What is a Crown?

What is a crown?

Before we can explain crown lengthening, it’s important for you to understand the various ways that dentists use the term “crown.” First, we use that term to describe an anatomical portion of a tooth. The crown of the tooth is the area covered by enamel and, in a perfectly healthy mouth, is protruding from the gums for normal functioning. 

We also use the term crown to describe the dental treatment that replaces diseased or defective enamel with a restorative material like metal or porcelain. Many people use the term “cap” to describe this type of crown. Crowns are necessary to restore a tooth to natural form and function when decay, fracture, or extreme wear break down significant amounts of tooth structure.

What is Crown Lengthening?

Crown lengthening is a surgical procedure used to expose more of the tooth for either cosmetic or restorative reasons. It requires the removal of both gum tissue and the underlying bone to produce the desired result. Crown lengthening is only an option for patients with healthy gums and sufficient supporting bone surrounding the teeth.

The goal of crown lengthening surgery is either to create a better cosmetic appearance. It leads to more successful and sustainable dental treatment when crown lengthening prepares a tooth for restoration with a dental crown.

Why do Teeth Need Crown Lengthening?

There are two reasons for exposing more of a tooth with a crown lengthening procedure. One is cosmetic, and the other is to provide access for a dental restoration.

Cosmetic Reasons

Some people have a “gummy” smile. This means you see a noticeable length of pink gum tissue between the top of their upper front teeth and the upper lip. Many cases of gummy smiles consist of teeth that remain covered by healthy bone and gum tissue. This typically causes a “short” look to the front teeth in addition to the appearance of too much gum tissue. There are also unhealthy cases in which the excessive gum tissue is diseased or the upper jaw is too long. These are not cases for clinical crown lengthening.

When there is too much healthy bone and gum tissue covering enamel, crown lengthening is the procedure to correct this problem and improve your smile. This surgical procedure exposes the anatomical crown of the tooth. Usually, cosmetic crown lengthening addresses multiple front teeth at once.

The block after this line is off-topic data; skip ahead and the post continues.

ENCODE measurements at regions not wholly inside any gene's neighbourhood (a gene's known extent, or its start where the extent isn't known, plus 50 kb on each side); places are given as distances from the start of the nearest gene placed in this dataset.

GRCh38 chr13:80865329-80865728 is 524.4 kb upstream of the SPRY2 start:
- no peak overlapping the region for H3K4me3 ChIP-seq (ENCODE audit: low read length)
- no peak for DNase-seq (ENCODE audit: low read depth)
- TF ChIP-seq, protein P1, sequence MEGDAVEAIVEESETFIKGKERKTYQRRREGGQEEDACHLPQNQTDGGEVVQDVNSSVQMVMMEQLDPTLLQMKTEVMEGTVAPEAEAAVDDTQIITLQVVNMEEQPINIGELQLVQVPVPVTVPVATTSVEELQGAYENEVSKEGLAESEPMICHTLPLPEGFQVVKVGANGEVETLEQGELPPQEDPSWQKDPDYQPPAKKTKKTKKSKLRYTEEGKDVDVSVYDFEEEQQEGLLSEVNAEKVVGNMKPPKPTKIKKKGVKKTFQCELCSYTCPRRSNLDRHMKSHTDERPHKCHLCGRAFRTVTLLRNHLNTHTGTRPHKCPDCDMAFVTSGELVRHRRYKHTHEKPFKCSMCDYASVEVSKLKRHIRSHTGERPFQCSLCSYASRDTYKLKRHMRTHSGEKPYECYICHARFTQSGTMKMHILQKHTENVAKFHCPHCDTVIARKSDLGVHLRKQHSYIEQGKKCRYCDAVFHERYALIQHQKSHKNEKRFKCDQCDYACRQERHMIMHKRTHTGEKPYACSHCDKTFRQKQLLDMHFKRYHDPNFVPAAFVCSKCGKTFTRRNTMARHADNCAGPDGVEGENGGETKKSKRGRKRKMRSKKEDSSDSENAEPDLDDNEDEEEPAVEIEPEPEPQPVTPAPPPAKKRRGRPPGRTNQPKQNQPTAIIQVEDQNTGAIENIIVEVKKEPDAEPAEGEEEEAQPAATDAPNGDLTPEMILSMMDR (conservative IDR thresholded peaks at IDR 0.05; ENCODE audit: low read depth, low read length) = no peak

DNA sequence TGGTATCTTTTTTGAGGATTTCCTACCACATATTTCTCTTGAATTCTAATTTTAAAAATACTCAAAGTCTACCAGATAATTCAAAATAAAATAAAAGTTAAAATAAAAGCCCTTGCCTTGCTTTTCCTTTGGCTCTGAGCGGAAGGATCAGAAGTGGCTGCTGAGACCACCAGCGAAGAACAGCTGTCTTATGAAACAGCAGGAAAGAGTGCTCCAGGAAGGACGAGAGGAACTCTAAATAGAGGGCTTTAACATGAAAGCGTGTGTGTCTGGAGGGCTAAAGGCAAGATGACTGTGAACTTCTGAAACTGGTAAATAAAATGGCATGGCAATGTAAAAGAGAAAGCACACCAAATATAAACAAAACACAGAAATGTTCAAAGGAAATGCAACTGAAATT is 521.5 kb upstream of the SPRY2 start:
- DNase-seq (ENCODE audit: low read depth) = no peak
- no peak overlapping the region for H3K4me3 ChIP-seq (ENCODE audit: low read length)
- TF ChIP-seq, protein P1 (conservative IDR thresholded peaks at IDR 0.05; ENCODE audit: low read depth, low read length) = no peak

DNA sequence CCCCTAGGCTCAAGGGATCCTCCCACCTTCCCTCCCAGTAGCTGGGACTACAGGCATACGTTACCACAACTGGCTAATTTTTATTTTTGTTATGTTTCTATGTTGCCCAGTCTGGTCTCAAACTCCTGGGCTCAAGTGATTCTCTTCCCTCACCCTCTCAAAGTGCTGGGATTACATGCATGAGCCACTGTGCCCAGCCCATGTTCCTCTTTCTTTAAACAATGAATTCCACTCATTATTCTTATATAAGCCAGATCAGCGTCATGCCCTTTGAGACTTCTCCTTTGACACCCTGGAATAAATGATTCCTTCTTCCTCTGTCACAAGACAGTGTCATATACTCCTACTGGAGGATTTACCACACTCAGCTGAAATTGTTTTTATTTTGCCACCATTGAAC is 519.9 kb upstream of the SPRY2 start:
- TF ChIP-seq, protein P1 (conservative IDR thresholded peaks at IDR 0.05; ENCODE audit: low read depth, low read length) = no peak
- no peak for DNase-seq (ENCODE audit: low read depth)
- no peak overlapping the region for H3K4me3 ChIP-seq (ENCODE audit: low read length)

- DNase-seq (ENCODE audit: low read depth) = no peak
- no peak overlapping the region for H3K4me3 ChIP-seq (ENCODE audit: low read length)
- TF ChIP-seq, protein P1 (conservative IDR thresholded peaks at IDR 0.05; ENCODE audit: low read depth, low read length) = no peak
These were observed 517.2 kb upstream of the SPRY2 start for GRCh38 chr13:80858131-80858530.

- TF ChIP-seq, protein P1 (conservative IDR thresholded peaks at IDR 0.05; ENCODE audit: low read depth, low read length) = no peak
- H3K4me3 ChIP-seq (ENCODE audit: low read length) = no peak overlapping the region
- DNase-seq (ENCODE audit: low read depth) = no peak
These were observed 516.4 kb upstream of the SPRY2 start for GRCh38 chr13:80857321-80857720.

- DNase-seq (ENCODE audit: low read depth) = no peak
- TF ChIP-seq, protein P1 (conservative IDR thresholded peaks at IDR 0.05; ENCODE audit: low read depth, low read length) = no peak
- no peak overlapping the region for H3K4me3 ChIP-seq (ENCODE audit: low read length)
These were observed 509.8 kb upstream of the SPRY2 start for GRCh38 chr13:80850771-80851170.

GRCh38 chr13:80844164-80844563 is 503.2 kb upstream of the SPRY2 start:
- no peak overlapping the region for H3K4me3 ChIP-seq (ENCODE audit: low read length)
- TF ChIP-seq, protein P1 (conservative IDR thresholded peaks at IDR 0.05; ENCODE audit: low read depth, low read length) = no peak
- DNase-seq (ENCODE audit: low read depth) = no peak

Restorative Reasons

Crown lengthening surgery can also prepare individual teeth for a necessary dental restoration. The most common reason for this type of crown lengthening is tooth decay that extends underneath the gums and gets very close to the bone. Your dentist needs to remove this decay and restore the tooth to health, but cannot access it. The periodontist removes the bone and gum tissue, creating a new relationship with the tooth that will allow your dentist to successfully restore the tooth.

There are two important results of crown lengthening of this type. The dentist can access the furthest reaches of decay and provide a dental restoration that perfectly meets the prepared tooth. Also, the patient is then able to reach the edge of the dental work in order to keep it clean.

Does Crown Lengthening Hurt?

During the actual procedure, you should feel no discomfort at all. We use local anesthetic to ensure that the surgical site is completely numb. We also offer sedation to alleviate anxiety about dental treatment.

After the procedure is complete, you may experience tenderness in the treated gum, bone, and teeth. Some tooth sensitivity is normal. Your periodontist will give you explicit post-operative instructions, which will help you manage any discomfort after the procedure.

How Long is the Recovery from Crown Lengthening?

It’s important to allow the gums and bone at least four to six weeks for complete healing before any further dental work takes place. When your periodontist performs a crown lengthening procedure to prepare your tooth for a dental restoration, he will release you back to your general dentist for the final dental work. In most cases, this takes four to six weeks. Some cases may require a longer healing period. 

Similarly, when your periodontist performs cosmetic crown lengthening, he will release you back to normal brushing, flossing and eating when the gums show complete healing. If your cosmetic crown lengthening is to prepare you for porcelain veneers, your periodontist will communicate with your dentist when you’re ready for the continued cosmetic work.

Periodontal Specialists at Rockland Dental Specialists

Rockland Dental Specialists offers expert dental care in the New City, NY area. Dr. Lisa Nava Cohen and Dr. Shalom Mintz are here to bring you the oral care possible with their more than two decades of combined experience. They are passionate about helping patients maintain their overall oral health. Contact us today at 845-259-2500 to speak with one of our team members about the services we offer or book an appointment online here.


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